Get Your Google Game On was the title of the 1st annual Bedford Public School’s Techapalooza gathering, August 26, as educators from all over the Monroe County, Michigan area ascended upon Bedford High School, Temperance. Bedford, a Blue Ribbon award recipient, may be a rural agricultural community in southeastern, Michigan, but its superior stance to offer a state-of-the-art technology driven education is a role model of innovation and adaptation. And Google products and services is helping Bedford students, teachers, and administration, the ability to grow and accept a new learning paradigm. A paradigm, that according to John Sowash, keynote presenter, says should make teachers everywhere excited and humbled.
On one hand, teachers serve a vital purpose. Teachers have always been the gatekeepers of their discipline information and as such, each is responsible to access their students accordingly. However, with the advent of Google products and other open website applications and services, teachers should be humbled to teach at a time where students do not need anyone’s permission to succeed, students that might make it big even before graduating from high school. He provided several examples including the founders of Engrade, providing real-time grades to thousands of students and parents and Lulu Publishing that allows anyone to create and publish books.
Sowash walked participants through Bloom’s Taxonomy, a classification of the levels of intellectual behavior essential to learning. Sowash reiterated the foundation of learning is to ask questions. The Web allows people to ask and it can retrieve the answers in record time. But even with the amazing technology, questions that involve deeper inquiry will involve deeper searches and deeper thinking. Students should not necessarily be content with the first answer that comes along. “Technology is not a substitution for critical thinking,” says Sowash.
Educators must foster critical thinking. He pointed to a long-standing Internet hoax dubbed the Endangered Pacific Northwest Tree Octopus, a website created by a teacher about a species that really does not exist to test how people can take information on the web for granted.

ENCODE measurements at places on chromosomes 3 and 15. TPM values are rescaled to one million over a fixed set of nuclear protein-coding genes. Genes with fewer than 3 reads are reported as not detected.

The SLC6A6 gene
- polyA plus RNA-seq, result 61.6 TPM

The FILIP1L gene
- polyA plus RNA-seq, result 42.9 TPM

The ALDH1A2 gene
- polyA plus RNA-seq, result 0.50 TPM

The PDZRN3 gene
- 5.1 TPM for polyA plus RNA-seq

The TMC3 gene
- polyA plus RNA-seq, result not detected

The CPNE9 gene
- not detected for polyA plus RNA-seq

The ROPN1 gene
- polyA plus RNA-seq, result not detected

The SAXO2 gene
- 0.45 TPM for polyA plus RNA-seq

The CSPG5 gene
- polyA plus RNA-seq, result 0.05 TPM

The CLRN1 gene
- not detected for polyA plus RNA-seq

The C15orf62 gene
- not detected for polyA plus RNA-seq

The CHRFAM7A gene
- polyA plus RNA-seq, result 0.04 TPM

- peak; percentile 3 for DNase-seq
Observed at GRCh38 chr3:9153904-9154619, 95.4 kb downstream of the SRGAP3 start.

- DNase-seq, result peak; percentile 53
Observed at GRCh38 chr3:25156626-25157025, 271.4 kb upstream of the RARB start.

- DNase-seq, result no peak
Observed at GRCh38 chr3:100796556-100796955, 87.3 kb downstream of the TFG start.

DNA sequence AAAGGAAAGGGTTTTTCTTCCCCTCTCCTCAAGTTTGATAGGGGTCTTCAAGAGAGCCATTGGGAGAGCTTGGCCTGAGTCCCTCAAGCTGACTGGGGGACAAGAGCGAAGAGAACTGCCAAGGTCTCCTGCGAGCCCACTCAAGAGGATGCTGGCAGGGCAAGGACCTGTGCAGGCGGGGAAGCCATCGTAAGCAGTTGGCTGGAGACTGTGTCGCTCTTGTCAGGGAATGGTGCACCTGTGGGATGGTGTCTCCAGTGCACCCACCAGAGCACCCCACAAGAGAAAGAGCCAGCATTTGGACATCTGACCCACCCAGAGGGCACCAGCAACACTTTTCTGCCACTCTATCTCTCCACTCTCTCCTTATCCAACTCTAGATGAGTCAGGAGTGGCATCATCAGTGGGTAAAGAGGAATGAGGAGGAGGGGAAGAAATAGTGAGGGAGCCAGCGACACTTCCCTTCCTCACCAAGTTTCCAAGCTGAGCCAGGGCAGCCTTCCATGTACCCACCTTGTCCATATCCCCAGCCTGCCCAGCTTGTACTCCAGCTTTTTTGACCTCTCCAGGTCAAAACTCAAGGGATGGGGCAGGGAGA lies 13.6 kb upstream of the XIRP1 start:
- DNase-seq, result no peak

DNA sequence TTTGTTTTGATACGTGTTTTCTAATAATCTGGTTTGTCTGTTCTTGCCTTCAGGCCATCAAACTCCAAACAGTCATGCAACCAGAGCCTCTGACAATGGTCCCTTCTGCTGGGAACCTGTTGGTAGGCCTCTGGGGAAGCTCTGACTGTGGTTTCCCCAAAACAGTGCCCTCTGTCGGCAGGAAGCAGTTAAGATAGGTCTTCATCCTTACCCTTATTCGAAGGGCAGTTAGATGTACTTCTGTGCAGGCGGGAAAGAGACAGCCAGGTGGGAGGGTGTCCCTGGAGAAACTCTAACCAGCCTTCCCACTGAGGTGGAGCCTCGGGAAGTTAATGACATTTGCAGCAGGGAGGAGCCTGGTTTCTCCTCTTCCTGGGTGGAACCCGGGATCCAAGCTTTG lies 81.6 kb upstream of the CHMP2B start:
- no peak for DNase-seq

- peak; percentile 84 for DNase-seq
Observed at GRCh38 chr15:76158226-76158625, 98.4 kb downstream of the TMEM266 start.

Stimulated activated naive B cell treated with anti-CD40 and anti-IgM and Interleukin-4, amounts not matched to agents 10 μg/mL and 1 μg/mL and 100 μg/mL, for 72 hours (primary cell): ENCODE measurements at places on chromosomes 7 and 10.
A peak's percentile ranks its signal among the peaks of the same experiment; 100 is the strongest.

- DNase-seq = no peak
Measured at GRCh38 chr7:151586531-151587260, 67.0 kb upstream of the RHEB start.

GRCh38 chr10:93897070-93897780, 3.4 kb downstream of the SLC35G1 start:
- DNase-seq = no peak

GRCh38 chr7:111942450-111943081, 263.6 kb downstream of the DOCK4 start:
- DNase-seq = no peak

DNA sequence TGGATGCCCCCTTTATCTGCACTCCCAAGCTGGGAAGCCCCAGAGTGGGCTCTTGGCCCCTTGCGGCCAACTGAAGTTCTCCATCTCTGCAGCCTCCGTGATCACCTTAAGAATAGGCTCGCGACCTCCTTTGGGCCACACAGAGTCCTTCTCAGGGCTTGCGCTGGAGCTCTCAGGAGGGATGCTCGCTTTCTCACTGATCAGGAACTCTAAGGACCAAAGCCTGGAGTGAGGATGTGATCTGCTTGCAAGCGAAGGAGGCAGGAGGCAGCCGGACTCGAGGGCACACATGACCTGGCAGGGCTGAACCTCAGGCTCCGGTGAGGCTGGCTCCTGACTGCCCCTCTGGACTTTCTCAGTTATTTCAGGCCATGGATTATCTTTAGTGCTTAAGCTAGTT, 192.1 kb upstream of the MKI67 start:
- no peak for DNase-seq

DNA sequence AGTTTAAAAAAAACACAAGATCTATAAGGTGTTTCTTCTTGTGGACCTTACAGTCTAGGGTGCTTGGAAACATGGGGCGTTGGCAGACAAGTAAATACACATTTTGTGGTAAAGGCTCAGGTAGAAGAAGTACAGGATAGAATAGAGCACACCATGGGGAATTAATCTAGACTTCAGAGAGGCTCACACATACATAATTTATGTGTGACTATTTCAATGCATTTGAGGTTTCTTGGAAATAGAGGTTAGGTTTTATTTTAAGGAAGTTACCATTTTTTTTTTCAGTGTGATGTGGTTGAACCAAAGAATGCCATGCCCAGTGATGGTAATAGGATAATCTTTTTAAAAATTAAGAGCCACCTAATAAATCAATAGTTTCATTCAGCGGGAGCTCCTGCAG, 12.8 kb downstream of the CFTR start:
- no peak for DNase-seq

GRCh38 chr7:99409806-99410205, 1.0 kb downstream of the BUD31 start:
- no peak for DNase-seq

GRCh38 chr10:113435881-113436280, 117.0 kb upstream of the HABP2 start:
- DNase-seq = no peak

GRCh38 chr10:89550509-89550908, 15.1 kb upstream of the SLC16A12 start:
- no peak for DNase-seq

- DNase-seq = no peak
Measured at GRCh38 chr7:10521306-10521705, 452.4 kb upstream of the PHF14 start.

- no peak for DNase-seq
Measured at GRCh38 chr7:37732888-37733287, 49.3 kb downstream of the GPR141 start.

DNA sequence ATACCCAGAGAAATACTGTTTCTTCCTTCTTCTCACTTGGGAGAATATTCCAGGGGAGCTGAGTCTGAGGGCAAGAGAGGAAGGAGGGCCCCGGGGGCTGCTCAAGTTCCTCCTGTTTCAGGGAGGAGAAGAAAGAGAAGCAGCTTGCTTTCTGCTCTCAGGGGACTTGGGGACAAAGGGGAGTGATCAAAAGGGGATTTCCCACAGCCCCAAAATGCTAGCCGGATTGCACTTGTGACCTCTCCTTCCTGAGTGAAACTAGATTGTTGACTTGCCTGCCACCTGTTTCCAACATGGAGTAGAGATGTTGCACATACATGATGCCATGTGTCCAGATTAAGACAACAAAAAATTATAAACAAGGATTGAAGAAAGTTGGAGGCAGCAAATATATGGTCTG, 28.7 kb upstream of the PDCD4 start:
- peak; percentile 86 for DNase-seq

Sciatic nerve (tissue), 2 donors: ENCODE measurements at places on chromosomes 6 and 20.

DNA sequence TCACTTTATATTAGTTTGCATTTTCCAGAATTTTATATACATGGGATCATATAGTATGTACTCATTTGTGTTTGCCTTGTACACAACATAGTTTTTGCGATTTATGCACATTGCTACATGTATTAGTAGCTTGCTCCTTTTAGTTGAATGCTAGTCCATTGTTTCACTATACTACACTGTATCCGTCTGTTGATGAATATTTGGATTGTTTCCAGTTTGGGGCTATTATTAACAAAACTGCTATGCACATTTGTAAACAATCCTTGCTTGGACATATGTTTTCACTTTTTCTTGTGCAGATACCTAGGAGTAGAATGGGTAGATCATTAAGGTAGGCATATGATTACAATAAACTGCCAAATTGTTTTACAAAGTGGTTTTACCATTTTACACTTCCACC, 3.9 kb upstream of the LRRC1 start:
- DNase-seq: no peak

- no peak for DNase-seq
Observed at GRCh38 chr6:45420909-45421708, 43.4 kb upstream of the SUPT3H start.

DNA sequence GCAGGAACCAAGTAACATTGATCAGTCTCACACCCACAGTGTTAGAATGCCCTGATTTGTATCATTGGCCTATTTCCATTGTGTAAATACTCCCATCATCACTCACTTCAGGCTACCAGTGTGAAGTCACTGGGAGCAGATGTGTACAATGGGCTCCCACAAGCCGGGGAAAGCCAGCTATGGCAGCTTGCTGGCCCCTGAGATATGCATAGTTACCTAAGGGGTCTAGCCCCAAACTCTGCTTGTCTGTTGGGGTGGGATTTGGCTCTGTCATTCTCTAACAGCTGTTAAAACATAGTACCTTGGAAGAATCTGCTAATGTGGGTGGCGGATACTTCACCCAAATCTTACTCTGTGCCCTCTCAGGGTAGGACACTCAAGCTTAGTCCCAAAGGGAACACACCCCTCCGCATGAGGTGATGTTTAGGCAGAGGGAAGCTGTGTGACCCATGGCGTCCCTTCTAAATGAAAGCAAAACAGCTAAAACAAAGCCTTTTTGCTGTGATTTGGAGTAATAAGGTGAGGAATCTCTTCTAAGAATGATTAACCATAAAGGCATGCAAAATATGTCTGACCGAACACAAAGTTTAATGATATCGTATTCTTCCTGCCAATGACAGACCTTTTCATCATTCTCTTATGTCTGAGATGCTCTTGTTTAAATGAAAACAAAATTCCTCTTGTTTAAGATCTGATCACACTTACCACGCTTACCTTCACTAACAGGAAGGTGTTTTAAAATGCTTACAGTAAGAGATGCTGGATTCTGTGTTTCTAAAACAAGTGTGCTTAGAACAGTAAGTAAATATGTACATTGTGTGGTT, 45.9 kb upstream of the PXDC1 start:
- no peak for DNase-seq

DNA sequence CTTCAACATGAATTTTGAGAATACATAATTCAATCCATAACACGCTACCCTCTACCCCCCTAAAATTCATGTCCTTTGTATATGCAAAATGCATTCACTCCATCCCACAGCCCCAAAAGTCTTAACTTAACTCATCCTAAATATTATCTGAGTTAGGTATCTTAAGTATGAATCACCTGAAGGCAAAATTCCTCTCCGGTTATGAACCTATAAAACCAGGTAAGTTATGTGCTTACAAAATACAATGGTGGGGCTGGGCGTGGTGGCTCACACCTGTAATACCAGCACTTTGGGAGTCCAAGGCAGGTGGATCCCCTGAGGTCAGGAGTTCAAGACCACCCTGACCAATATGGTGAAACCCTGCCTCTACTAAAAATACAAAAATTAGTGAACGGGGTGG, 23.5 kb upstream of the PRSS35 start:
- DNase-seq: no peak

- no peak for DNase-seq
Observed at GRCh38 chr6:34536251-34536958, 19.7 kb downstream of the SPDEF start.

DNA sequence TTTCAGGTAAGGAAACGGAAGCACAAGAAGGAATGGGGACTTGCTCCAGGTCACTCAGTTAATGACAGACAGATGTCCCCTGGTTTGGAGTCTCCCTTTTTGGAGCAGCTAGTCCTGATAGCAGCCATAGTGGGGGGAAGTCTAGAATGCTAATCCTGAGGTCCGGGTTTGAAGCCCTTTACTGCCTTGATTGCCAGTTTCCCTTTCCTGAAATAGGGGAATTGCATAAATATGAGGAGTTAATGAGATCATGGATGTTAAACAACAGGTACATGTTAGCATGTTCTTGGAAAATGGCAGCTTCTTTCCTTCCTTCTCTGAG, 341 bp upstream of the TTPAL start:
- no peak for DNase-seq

Numerous sessions on incorporating Google services such as one taught by Scott Earl dubbed, Tech Tools: Teacher Tested, Student Approved, Levitating Your Science Curriculum, by Kim Ortiz, and others involving Google Drive, Google Sites, and Flubaroo, a standardized test-grading tool, provided a great sample of incorporating technology in the classroom. Finally, other presentations included how to best use social media as learning tools for blogging such as Kim Powell’s look at Comments for Kids and my own presentation on lesson plans using WordPress for Common Core writing.
As I reflect upon what Sowash said regarding technology and the importance of critical thinking, I remember Ode to a Spell Checker. The anonymous poem first surfaced on the Internet in the mid-1990s. It features a series of homophone stanzas. Even today’s word processing spellcheckers would not likely find 10 percent of these errors.
Jennifer Earl, Bedford instructional technology director and event organizer was pleased with the turnout. During lunch at the all-day event she said, “We have already learned things we will do differently next year to improve it.” Did you attend the conference? Feel free to share with Examiner.com readers any takeaways or golden nuggets you gathered there.